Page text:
Is Collegiate Political Correctness Fake News? Relationships between Grades and Ideology

22 Pages Posted: 6 May 2019

See all articles by Matthew Woessner

Matthew Woessner

Pennsylvania State University Harrisburg

Robert Maranto

University of Arkansas - Department of Education Reform

Amanda Thompson

University of Georgia - Department of Psychology

Date Written: April 8, 2019

Abstract

While considerable quantitative research demonstrates ideological liberalism among American professors, only qualitative work examines whether this affects undergraduate education. Using the HERI dataset surveying students in their first and fourth years in college (n=7,207), we use OLS regressions to test whether students’ political beliefs are associated with reported college grades and perceived collegiate experiences. We find that while standardized test scores are the best predictors of grade point average, ideology also has impacts. Even with controls for SES, demographics, and SAT scores, liberal students report higher college grades and closer relationships with faculty. Nevertheless, conservative students consistently show higher levels of satisfaction with college courses and experiences, and higher high school grades. We discuss implications.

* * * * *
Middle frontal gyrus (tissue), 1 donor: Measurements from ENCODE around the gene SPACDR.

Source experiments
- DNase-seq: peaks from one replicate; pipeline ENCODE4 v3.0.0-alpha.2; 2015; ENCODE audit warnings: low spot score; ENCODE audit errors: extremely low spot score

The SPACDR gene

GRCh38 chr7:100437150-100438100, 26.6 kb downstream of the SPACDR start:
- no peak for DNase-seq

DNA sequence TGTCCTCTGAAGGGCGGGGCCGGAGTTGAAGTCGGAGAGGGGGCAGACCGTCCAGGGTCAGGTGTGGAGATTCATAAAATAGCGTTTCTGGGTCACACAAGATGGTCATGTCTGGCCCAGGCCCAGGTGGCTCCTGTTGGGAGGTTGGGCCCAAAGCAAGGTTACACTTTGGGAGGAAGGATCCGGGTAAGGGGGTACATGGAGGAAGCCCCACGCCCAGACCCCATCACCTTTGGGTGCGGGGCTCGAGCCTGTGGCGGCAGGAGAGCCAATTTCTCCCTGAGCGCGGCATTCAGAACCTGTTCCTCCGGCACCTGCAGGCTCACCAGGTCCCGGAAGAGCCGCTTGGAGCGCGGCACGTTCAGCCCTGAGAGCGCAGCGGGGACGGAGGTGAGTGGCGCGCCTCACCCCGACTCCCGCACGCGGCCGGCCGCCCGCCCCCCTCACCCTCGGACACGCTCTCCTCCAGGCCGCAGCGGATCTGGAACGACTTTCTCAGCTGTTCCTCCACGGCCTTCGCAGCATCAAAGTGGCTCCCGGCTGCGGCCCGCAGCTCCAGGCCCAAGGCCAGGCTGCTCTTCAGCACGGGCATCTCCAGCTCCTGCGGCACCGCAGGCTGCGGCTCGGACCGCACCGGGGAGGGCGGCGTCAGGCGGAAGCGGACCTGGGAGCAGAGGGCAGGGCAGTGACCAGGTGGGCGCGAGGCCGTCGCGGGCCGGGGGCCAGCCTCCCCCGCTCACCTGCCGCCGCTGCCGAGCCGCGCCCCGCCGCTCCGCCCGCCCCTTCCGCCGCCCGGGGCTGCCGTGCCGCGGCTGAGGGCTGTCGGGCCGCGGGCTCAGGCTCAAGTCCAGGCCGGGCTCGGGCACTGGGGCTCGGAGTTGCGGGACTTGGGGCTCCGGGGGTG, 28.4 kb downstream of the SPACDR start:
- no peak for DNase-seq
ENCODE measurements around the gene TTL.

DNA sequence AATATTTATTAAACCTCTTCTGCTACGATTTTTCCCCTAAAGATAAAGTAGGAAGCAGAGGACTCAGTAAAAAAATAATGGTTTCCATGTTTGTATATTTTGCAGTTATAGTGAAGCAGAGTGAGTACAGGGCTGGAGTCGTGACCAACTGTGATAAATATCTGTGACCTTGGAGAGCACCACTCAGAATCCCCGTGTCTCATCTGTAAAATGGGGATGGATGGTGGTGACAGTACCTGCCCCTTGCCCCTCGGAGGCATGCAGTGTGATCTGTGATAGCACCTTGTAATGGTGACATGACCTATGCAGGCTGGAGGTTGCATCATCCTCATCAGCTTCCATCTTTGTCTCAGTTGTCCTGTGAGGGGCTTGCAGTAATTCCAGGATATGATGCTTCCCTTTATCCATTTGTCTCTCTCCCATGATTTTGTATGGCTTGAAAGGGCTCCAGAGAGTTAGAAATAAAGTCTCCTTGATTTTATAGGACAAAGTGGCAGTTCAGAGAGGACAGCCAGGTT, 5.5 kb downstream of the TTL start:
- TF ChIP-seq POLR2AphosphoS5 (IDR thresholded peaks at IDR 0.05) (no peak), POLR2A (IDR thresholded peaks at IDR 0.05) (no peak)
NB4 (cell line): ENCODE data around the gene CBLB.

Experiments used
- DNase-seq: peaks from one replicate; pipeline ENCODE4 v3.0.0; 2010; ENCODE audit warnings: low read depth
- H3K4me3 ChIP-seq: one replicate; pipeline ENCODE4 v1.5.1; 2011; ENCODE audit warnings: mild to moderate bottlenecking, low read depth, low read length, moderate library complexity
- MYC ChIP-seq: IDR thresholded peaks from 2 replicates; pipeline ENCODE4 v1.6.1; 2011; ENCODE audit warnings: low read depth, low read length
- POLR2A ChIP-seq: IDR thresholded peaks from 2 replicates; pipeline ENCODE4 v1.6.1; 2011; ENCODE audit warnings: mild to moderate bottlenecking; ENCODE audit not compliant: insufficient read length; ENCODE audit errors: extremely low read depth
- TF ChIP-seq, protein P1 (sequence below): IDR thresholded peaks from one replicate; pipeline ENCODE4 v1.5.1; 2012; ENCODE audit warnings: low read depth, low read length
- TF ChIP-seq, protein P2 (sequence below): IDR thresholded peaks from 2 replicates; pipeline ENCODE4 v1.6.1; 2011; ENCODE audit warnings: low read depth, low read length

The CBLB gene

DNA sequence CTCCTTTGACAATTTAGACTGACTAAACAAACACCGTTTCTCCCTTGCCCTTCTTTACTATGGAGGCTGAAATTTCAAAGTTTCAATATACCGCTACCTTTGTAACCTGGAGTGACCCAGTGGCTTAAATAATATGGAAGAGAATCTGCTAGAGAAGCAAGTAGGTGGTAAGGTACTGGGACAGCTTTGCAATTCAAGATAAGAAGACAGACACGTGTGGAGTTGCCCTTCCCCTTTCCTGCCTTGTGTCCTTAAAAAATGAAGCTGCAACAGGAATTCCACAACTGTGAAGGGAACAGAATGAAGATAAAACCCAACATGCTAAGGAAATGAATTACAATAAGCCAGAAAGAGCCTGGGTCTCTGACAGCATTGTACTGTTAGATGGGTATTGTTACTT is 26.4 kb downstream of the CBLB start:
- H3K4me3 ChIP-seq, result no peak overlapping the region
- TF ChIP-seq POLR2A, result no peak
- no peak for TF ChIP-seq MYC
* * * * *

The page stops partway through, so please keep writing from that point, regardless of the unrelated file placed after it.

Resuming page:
Keywords: ideology, grading, higher education, undergraduate education, political correctness

Suggested Citation

Woessner, Matthew and Maranto, Robert and Thompson, Amanda, Is Collegiate Political Correctness Fake News? Relationships between Grades and Ideology (April 8, 2019). EDRE Working Paper No. 2019-15. Available at SSRN: https://ssrn.com/abstract=3383704 or http://dx.doi.org/10.2139/ssrn.3383704

Matthew Woessner (Contact Author)

Pennsylvania State University Harrisburg ( email )

777 West Harrisburg Pike
Middletown, PA 17057
United States

Robert Maranto

University of Arkansas - Department of Education Reform ( email )

201 Graduate Education Building
Fayetteville, AR 72701
United States
479-575-3225 (Phone)
479-575-3196 (Fax)

Amanda Thompson

University of Georgia - Department of Psychology ( email )

Athens, GA 30602-6254
United States

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